Adult pine warbler upperparts are unstreaked olive green, with two white wing bars and a relatively long tail. Underparts are white, with a yellow throat and the breast with diffuse olive streaks on the sides. The yellow throat color extends along the side of the neck, clearly accentuating the darker cheek (auricular) area. The bill is large and the legs are black. Voice is a loud, sweet, chipping trill lasting a few seconds, more musical and slightly slower than that of the chipping sparrow, which commonly occurs in the same habitat and with which it is easily confused. Call is a musical chip.
Similar species: Blackpoll and bay-breasted warblers, in their fall plumages, can be confused with pine warblers, but they are rarely seen in Missouri in the fall. Yellow-throated vireos have thicker bills, and a more pronounced yellow eye ring and yellow line in front of the eye (resembling eyeglasses). Chipping sparrows and dark-eyed juncos also have a steady, chipping trill, but they look quite different. Chipping sparrow songs are usually faster, dryer, and more driving and machinelike.
Length: 5½ inches.
Common, but local, in piney areas in southern and southeastern Missouri. Although it is present year round in Puerto Rico and breeds as far north as southern Ontario and Quebec, this species lives almost entirely within the United States. It does not fly south of our country for the winter.
Habitat and Conservation
Found in pine woodlands, pine-oak forests, and mature pine plantations. This and several other species are adapted to pine savanna habitat. Pine savannas are transitional between prairie and woodland — the ground cover resembles prairie, but with an open canopy dominated by our native shortleaf pine, and with midstory trees mostly absent. Pine savannas used to be much more common in our state, but drastic logging of pines in the early 1900s and decades of suppression of natural fires has caused these to dwindle.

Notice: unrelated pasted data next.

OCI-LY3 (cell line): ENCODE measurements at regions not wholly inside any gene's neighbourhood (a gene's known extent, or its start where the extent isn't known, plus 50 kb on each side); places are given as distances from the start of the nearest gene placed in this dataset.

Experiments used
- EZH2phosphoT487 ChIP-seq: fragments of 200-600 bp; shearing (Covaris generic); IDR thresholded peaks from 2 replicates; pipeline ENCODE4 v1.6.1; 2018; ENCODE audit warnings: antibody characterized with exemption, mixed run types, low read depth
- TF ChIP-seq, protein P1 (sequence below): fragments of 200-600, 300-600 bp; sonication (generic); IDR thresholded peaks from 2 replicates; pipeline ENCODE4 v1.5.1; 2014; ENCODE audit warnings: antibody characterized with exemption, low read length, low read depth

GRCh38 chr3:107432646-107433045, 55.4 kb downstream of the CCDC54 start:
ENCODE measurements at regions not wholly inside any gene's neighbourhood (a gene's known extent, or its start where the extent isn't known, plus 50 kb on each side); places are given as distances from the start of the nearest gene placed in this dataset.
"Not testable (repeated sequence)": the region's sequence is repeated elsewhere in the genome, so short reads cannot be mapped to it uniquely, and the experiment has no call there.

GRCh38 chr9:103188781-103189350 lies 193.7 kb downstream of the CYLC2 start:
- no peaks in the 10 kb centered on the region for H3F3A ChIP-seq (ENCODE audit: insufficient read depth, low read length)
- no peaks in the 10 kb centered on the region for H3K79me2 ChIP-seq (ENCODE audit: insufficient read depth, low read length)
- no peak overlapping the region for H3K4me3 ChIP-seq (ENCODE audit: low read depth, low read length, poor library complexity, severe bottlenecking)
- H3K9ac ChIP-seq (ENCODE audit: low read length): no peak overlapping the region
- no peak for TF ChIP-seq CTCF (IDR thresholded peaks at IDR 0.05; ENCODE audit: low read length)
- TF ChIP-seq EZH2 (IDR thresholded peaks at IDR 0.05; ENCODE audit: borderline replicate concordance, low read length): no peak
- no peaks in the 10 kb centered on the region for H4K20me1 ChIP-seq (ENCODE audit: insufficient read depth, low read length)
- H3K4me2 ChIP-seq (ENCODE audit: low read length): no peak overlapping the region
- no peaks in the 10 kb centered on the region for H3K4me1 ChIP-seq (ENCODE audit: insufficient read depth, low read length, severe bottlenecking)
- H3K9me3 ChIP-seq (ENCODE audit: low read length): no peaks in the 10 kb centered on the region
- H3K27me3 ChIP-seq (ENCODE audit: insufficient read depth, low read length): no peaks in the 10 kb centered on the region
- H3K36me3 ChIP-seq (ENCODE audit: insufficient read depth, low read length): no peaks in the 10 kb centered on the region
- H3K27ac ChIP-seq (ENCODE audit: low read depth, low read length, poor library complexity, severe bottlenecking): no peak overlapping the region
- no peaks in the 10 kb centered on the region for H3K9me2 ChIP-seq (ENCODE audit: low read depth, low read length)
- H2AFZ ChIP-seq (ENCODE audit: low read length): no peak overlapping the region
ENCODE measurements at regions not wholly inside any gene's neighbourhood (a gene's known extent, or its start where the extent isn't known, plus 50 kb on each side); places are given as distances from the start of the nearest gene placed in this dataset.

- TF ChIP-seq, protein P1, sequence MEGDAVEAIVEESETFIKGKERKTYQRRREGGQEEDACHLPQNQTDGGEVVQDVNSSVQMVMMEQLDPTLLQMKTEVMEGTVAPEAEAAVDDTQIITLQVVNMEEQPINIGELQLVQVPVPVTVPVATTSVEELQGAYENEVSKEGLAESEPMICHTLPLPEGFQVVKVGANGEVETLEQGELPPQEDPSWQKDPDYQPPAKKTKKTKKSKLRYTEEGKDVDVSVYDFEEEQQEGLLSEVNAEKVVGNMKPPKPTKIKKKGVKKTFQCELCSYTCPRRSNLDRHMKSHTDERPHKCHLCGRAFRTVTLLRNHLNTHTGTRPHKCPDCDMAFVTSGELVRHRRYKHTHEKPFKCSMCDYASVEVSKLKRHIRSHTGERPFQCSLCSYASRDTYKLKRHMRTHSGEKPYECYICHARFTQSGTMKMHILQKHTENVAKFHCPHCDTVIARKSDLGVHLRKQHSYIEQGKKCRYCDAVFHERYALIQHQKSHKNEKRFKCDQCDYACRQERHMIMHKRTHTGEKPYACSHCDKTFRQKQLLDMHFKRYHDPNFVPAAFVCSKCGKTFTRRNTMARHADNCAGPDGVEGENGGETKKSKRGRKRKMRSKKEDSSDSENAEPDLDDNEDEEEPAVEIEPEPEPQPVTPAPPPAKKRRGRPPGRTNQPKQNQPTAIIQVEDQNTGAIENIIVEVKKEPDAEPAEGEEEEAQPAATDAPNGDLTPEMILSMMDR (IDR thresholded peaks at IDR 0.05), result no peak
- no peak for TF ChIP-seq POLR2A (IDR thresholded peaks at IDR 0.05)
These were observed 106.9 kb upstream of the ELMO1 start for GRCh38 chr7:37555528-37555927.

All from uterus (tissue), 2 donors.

Creeps along branches searching for insects and spiders. It also catches flying insects. During the rare times it appears in winter in southernmost Missouri, it occasionally visits birdfeeders for suet, sunflower seeds, and peanut hearts. This species eats a lot of pine seeds, too, especially in winter, and not many other warblers eat seeds at all. Their habit of eating seeds probably explains their heavier-than-usual bill.
Common but local summer resident in southern Missouri; as winter resident, rare in southern Missouri. Since about the middle 1800s, this and nearly 30 other wood-warblers made up the genus Dendroica, but in 2010 evidence from genetic research convinced most ornithologists that genus Dendroica and genus Setophaga could not logically be kept separate. Before the two genera were merged, the only member of genus Setophaga was the American redstart. But because Setophaga was the older of the two genus names, it had precedence according to the laws of scientific naming, so the names of all the Dendroica warblers were changed to Setophaga.
The female builds a small cup nest out of grass and other plant materials, fixing them together with spider webs or silk from caterpillars, similar to the way hummingbirds build nests. The nests are usually high in a pine tree and hidden among clusters of needles and cones. There are usually 3–5 eggs per clutch; these are incubated for 10–13 days, and after another 10 days they are ready to start leaving the nest. Pine warblers are present year round in the southeastern United States, but their summer breeding range extends into Canada, New England, and the Great Lakes region. They are absent from much of Missouri, Illinois, Indiana, Ohio, and Iowa because those places don’t have large tracts of pine woods.
Human activity in the last few hundred years has altered or destroyed many of the pine woodlands in the eastern United States, but human efforts to restore those habitats have shown promise in undoing the damage. It may take another 50–100 years of sustained effort to restore the full diversity of these habitats. This requires social and political commitment to conservation.
Pine warblers are fairly tolerant of mixed forests containing pines, oaks, and other trees, but other birds, such as Bachman’s sparrow, red-cockaded woodpecker, and brown-headed nuthatch, require pine savanna habitat to live, and they are mostly extirpated from our state. Current and long-term efforts to restore pine savannas may eventually bring back these species. It will also help populations of northern bobwhite, yellow-throated warbler, Carolina chickadee, and chipping sparrow.